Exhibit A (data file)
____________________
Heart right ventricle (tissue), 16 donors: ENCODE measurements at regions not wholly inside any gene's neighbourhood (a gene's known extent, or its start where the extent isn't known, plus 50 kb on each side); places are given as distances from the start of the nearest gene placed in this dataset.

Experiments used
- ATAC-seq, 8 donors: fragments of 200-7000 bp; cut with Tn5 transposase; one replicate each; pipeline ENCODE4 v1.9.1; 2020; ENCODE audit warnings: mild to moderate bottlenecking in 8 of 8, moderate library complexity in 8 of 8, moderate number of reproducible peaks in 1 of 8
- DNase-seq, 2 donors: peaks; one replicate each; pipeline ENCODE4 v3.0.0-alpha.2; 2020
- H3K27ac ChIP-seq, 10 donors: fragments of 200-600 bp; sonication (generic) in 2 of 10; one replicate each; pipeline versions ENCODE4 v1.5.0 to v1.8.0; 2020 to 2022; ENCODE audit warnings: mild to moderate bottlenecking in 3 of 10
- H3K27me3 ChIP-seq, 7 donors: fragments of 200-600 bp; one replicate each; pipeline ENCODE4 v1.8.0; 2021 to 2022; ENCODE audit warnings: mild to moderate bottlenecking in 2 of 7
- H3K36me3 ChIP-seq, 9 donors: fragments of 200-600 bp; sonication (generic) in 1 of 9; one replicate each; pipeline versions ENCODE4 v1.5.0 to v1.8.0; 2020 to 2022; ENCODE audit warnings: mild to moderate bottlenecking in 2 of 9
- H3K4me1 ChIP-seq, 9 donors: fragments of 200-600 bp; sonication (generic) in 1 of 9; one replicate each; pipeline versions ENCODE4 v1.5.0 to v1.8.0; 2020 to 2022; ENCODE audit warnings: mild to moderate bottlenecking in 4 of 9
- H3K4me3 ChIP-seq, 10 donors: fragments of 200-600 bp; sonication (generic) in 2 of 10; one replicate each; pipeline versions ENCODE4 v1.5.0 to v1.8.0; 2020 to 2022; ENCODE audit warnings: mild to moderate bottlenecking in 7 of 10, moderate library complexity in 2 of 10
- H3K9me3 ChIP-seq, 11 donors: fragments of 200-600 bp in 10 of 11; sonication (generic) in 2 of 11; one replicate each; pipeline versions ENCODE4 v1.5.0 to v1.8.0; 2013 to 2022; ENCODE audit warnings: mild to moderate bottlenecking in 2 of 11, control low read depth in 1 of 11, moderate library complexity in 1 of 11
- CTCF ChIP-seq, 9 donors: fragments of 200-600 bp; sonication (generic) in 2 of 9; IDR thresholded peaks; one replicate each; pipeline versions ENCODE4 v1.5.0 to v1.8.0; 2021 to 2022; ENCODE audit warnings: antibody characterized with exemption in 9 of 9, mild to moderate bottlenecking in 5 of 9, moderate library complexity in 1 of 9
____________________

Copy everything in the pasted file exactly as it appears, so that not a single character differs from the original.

Heart right ventricle (tissue), 16 donors: ENCODE measurements at regions not wholly inside any gene's neighbourhood (a gene's known extent, or its start where the extent isn't known, plus 50 kb on each side); places are given as distances from the start of the nearest gene placed in this dataset.

Experiments used
- ATAC-seq, 8 donors: fragments of 200-7000 bp; cut with Tn5 transposase; one replicate each; pipeline ENCODE4 v1.9.1; 2020; ENCODE audit warnings: mild to moderate bottlenecking in 8 of 8, moderate library complexity in 8 of 8, moderate number of reproducible peaks in 1 of 8
- DNase-seq, 2 donors: peaks; one replicate each; pipeline ENCODE4 v3.0.0-alpha.2; 2020
- H3K27ac ChIP-seq, 10 donors: fragments of 200-600 bp; sonication (generic) in 2 of 10; one replicate each; pipeline versions ENCODE4 v1.5.0 to v1.8.0; 2020 to 2022; ENCODE audit warnings: mild to moderate bottlenecking in 3 of 10
- H3K27me3 ChIP-seq, 7 donors: fragments of 200-600 bp; one replicate each; pipeline ENCODE4 v1.8.0; 2021 to 2022; ENCODE audit warnings: mild to moderate bottlenecking in 2 of 7
- H3K36me3 ChIP-seq, 9 donors: fragments of 200-600 bp; sonication (generic) in 1 of 9; one replicate each; pipeline versions ENCODE4 v1.5.0 to v1.8.0; 2020 to 2022; ENCODE audit warnings: mild to moderate bottlenecking in 2 of 9
- H3K4me1 ChIP-seq, 9 donors: fragments of 200-600 bp; sonication (generic) in 1 of 9; one replicate each; pipeline versions ENCODE4 v1.5.0 to v1.8.0; 2020 to 2022; ENCODE audit warnings: mild to moderate bottlenecking in 4 of 9
- H3K4me3 ChIP-seq, 10 donors: fragments of 200-600 bp; sonication (generic) in 2 of 10; one replicate each; pipeline versions ENCODE4 v1.5.0 to v1.8.0; 2020 to 2022; ENCODE audit warnings: mild to moderate bottlenecking in 7 of 10, moderate library complexity in 2 of 10
- H3K9me3 ChIP-seq, 11 donors: fragments of 200-600 bp in 10 of 11; sonication (generic) in 2 of 11; one replicate each; pipeline versions ENCODE4 v1.5.0 to v1.8.0; 2013 to 2022; ENCODE audit warnings: mild to moderate bottlenecking in 2 of 11, control low read depth in 1 of 11, moderate library complexity in 1 of 11
- CTCF ChIP-seq, 9 donors: fragments of 200-600 bp; sonication (generic) in 2 of 9; IDR thresholded peaks; one replicate each; pipeline versions ENCODE4 v1.5.0 to v1.8.0; 2021 to 2022; ENCODE audit warnings: antibody characterized with exemption in 9 of 9, mild to moderate bottlenecking in 5 of 9, moderate library complexity in 1 of 9